They added that when such alternative remedies exist, no cause of action for damages is available even when the existing remedies do not provide complete relief.

Pryor wrote that recognizing a cause of action for money damages against a task force member could also impact cooperation among law enforcement agencies and the operation of such task forces.

"Allowing claims for damages against task force members could chill recruitment for the task forces, which could negatively affect their operations in apprehending fugitives at both the state and federal level," the judge wrote.

Last year, Chief U.S. District Judge Timothy Batten dismissed Robinson's claims after holding that the officers were acting "under color of federal and not state law" because they were part of a federal task force and could not be sued for civil rights violations.

The 11th Circuit heard a previous appeal from Robinson in which it reversed the lower court's holding that the officers' use of force was not unreasonable under the circumstances.

Based on evidence from a cell phone video, the circuit judges found that officers Daniel Doyle and Eric Heinze were not entitled to qualified immunity on Robinson’s claim that they used excessive force when they continued to shoot her son after he was confirmed to be unconscious.

When the case returned to the lower court, a judge granted the officers' motion for judgment on the pleadings, arguing based on Egbert that the excessive force claim against them was not “cognizable under Bivens.”

Pryor was joined on the three-judge circuit panel by Frank Hull, a Clinton appointee and Elizabeth Branch, a Trump appointee.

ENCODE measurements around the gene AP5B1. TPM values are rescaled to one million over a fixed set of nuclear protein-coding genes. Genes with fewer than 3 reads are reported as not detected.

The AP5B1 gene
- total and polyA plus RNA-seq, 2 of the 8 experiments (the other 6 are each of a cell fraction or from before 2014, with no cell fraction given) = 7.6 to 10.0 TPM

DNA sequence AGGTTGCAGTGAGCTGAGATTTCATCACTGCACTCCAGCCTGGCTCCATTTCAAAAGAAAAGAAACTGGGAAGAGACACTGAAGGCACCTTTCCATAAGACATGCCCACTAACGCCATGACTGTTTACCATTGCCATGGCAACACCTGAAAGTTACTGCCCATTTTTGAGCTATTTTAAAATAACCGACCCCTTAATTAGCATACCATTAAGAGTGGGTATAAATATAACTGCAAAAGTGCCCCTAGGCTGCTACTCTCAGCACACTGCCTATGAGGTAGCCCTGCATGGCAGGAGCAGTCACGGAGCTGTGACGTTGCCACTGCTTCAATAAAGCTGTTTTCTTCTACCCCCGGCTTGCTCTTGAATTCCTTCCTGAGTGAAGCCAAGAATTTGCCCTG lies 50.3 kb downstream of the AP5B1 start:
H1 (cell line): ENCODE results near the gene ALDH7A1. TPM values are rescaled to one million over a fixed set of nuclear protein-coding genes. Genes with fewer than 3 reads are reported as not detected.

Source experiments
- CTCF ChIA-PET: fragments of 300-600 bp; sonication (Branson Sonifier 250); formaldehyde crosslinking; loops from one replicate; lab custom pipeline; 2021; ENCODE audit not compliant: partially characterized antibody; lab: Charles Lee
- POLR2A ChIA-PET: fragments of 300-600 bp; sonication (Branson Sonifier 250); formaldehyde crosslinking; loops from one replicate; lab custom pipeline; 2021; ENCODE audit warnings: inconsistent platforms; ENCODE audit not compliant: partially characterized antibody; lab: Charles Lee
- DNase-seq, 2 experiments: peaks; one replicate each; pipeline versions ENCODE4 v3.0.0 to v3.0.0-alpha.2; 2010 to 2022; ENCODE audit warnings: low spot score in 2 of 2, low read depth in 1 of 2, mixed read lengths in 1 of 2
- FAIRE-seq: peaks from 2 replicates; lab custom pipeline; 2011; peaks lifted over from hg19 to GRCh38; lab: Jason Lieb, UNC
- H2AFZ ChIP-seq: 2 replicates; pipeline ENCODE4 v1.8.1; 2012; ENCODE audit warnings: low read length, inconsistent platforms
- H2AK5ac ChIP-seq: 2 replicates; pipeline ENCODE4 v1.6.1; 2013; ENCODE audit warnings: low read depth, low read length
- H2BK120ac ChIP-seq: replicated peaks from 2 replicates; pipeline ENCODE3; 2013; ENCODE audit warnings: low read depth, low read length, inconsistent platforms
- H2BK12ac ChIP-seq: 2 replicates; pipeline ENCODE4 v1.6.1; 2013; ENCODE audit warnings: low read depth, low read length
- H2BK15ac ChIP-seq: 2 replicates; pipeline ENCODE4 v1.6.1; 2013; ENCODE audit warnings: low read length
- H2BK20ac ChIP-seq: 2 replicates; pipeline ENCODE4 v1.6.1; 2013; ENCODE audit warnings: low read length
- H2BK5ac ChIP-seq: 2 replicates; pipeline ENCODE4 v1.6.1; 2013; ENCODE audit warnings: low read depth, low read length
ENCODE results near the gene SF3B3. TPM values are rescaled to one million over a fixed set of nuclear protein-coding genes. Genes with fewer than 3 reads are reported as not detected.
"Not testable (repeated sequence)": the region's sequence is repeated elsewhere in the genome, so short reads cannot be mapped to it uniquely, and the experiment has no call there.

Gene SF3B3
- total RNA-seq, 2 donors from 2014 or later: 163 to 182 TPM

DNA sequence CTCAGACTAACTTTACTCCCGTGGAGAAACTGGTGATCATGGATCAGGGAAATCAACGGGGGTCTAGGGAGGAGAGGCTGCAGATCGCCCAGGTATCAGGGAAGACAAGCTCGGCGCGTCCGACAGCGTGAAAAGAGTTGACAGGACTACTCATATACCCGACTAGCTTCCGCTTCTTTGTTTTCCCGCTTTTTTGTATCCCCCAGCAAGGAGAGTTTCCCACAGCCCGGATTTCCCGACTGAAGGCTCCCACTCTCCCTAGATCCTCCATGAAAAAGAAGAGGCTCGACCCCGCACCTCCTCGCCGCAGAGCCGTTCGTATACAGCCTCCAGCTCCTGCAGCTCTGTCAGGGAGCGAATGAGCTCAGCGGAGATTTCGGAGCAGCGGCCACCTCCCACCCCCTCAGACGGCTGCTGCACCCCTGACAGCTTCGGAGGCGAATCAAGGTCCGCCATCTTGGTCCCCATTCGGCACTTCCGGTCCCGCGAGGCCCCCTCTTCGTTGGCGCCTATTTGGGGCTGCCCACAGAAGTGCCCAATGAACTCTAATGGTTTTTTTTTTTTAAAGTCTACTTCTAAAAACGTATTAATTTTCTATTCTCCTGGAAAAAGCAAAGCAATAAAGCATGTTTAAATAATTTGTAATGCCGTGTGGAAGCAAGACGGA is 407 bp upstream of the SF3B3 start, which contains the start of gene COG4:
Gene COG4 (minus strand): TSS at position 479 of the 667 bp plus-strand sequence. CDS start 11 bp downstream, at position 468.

Nearly eight years ago, Robinson's son Jamarion was shot 59 times by officers while they were executing an arrest warrant issued by the Atlanta Police Department. When the task force of 16 officers from local law enforcement agencies forcibly entered Jamarion Robinson’s girlfriend’s apartment after receiving information that he was inside, he appeared at the top of the stairs and fired at least two rounds toward the officers.

He sustained 75 bullet wounds that either entered or exited his body according to a medical examiner’s report, while none of the officers were injured.

The warrant was issued after Jamarion allegedly pointed a gun and fired at officers who confronted him at a friend’s apartment complex after receiving concerns from his mother over her son’s whereabouts and mental state. His mother says she had informed police a month earlier that her son had poured gasoline on part of the floors in her home, and that he was hospitalized for paranoid schizophrenia but had been unmedicated since his release at the beginning of the year.

Monteria Robinson has since started a foundation in her son's name with the intent to offer resources to families with mental health challenges and advocate for new police approaches to mental health concerns.

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Categories / Appeals, Civil Rights, Law